Motivating children to grow vegetables and young fruit trees in self-watering containers at school contributes directly to solve two major problems : pollution of the environment (less plastic flying around) and malnutrition (daily fresh food at school).  Moreover, the young fruits trees can be taken home at the end of the school year, planted around the house and thus contribute to reforestation (or afforestation) and provision of healthy fruits, not to forget the fact that the plastic bottles or bags should be buried at plantation time.

    Considering desert gardening : it is quite difficult to improve the soil qualities in the desert, in particular its water holding and nutrients retaining capacities (too much leaching).  Let us imagine that in  small family garden a series of self-watering containers, e.g. plastic bottles and bags, are buried in the garden soil.  These containers can be filled with “improved soil” (for instance treated with manure).  As more water will be retained in the containers (less infiltration), more biomass can be produced with a smaller quantity of water and less fertilizer (less leaching).  This higher water use efficiency leads to higher food production and less influence of drought on crops (more food security).

    Around the gardens, living hedges can also be grown in containers buried in the soil.  There is a significant enhancement in survival rate of the shrubs and trees in the hedges an those plants are growing quicker with less water.

    From the educational point of view, container gardening is a fantastic tool for the teachers at school.  Less difficulties for the pupils to keep the school garden in good shape, closer contact with the growing plants in or around the classroom, opportunities to teach the kids a lot of things about differences in plant development from seed to vegetable or tree, are but a few benefits of this container gardening method.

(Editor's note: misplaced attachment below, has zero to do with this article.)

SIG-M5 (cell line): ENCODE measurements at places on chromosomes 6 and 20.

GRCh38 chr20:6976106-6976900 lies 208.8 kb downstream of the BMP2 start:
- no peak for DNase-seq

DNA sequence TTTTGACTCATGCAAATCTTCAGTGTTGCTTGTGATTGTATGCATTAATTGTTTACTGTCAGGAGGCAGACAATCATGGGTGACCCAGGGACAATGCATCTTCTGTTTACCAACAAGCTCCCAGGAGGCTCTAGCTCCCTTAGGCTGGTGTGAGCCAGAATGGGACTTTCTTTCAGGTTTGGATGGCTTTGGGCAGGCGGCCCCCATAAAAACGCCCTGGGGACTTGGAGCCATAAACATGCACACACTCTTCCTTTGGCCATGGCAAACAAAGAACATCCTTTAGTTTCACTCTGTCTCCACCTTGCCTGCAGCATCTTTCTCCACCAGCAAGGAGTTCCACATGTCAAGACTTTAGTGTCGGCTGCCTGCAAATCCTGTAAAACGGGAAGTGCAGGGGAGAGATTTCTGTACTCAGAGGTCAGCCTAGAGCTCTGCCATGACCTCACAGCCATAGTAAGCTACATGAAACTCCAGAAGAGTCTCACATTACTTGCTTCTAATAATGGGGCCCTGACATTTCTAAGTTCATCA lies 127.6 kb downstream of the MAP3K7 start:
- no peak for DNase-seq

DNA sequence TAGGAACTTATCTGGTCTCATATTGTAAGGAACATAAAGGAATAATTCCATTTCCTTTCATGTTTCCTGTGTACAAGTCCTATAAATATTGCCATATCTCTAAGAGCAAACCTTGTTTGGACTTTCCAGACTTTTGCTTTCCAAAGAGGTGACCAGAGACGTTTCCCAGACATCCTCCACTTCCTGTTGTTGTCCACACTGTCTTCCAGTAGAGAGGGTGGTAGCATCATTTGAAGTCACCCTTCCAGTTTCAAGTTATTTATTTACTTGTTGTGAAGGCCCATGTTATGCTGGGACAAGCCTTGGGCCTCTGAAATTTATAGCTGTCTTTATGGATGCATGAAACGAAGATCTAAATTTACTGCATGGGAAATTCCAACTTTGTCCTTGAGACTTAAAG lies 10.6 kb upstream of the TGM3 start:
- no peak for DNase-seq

You are most certainly right that it is hard  “imagining how this containerized approach, nifty as is appears, could be helpful at the scale needed to reverse desertification or to feed a major population”.

    We are not claiming that container gardening itself can reverse desertification or feed  major population.  However, should every family apply container gardening, should every child at school take care of its own containers, it would create a new attitude, more awareness, less fatalism and neglect, more hope for a better future.

    Of course, one needs a lot of support to introduce these ideas.  It will take a lot of time to convince people.  But the fact is quite clear : where container gardening is accepted people eat more fresh food and the environment is gradually cleaner.

    It’s a simple as putting our shoes on !


    Mahonia seedlings in selfwatering containers (Willem)

    The mahogany shrub (Mahonia aquifolium) in my garden has been flowering and fruiting.  Its dark blue berries are normally eaten by the blackbirds, but this year I collected them in time, kept them drying for a couple of weeks and then planted the dry berries in a tray.  Other berries were opened and their little 2-3 kernel were taken out and washed.